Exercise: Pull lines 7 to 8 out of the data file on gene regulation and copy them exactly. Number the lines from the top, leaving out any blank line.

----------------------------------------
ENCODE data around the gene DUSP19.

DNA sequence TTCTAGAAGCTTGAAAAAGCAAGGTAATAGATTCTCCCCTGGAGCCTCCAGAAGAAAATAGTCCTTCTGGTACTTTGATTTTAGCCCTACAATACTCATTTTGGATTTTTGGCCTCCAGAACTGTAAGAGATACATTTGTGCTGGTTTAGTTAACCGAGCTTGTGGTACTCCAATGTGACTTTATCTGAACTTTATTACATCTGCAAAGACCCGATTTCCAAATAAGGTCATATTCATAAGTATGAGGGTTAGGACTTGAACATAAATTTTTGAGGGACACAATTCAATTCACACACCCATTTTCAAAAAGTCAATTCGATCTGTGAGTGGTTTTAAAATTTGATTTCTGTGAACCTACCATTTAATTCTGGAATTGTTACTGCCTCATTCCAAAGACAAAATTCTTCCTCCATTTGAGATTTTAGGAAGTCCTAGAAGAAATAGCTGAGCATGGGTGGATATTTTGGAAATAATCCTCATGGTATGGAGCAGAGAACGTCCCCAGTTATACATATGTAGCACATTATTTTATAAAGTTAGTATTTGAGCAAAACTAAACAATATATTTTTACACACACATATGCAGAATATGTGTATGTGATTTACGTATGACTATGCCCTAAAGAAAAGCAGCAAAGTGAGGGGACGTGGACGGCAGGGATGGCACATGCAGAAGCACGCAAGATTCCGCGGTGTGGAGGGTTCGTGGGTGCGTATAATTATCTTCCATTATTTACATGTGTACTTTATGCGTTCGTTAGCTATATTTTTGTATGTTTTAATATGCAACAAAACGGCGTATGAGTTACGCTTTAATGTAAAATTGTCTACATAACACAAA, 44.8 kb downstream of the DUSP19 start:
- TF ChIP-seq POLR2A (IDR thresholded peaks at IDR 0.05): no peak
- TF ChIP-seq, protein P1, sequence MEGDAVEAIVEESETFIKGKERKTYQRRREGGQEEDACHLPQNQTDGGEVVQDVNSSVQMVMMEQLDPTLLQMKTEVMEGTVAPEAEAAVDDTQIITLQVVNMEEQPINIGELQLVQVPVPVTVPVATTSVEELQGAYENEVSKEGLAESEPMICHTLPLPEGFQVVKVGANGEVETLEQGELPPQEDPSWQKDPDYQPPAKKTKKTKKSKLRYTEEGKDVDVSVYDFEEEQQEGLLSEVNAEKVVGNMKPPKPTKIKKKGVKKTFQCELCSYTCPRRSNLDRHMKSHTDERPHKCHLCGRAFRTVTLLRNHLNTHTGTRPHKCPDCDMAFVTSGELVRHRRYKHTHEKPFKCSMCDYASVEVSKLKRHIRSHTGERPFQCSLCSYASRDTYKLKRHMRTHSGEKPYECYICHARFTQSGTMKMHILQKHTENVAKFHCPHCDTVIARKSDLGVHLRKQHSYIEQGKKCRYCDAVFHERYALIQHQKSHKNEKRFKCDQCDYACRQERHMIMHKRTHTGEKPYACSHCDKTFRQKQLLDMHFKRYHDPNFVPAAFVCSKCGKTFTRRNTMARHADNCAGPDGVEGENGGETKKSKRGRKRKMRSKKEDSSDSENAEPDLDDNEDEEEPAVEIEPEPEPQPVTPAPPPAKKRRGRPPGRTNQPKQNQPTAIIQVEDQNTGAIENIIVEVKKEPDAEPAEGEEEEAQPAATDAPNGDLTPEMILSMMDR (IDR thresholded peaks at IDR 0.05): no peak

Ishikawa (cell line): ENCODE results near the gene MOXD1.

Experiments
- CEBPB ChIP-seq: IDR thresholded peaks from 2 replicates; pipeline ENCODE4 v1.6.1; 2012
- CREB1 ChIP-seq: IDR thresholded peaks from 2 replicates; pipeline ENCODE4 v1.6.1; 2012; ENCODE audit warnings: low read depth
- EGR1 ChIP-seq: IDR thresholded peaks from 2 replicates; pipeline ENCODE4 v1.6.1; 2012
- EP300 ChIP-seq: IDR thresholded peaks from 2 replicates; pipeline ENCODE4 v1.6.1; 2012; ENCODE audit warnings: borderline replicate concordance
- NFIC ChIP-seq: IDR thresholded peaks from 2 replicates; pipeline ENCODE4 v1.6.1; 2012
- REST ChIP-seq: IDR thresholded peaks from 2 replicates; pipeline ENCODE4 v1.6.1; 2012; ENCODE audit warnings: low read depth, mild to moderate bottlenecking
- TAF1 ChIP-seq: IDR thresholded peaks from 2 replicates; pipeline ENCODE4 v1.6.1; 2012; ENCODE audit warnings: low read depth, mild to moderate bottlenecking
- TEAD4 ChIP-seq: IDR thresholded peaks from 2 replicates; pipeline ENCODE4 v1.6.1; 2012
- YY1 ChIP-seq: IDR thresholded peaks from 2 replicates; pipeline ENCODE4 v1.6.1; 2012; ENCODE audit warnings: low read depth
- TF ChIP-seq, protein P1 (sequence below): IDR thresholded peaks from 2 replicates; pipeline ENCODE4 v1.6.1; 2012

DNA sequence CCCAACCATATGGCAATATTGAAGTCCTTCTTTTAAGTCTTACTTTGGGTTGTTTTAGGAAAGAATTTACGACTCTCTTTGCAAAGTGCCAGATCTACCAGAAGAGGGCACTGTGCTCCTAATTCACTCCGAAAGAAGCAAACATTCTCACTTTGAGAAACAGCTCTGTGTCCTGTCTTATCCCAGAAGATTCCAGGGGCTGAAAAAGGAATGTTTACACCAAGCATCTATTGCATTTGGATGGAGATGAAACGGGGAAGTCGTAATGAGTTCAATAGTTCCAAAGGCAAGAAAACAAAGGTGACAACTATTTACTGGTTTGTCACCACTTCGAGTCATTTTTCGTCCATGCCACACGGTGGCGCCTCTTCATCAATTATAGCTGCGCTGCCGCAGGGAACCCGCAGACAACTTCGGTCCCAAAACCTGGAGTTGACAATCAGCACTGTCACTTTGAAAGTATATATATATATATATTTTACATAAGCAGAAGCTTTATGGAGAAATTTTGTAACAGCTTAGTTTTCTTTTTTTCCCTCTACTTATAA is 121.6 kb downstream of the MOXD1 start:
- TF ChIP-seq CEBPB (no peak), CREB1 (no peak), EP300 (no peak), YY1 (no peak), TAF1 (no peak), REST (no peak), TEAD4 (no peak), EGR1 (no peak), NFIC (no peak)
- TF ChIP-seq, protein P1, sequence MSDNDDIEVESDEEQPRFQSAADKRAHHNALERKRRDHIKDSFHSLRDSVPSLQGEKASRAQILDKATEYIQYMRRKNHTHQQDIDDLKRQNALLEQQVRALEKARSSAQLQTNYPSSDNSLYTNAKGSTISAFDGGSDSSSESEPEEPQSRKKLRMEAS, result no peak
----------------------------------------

- CEBPB ChIP-seq: IDR thresholded peaks from 2 replicates; pipeline ENCODE4 v1.6.1; 2012
- CREB1 ChIP-seq: IDR thresholded peaks from 2 replicates; pipeline ENCODE4 v1.6.1; 2012; ENCODE audit warnings: low read depth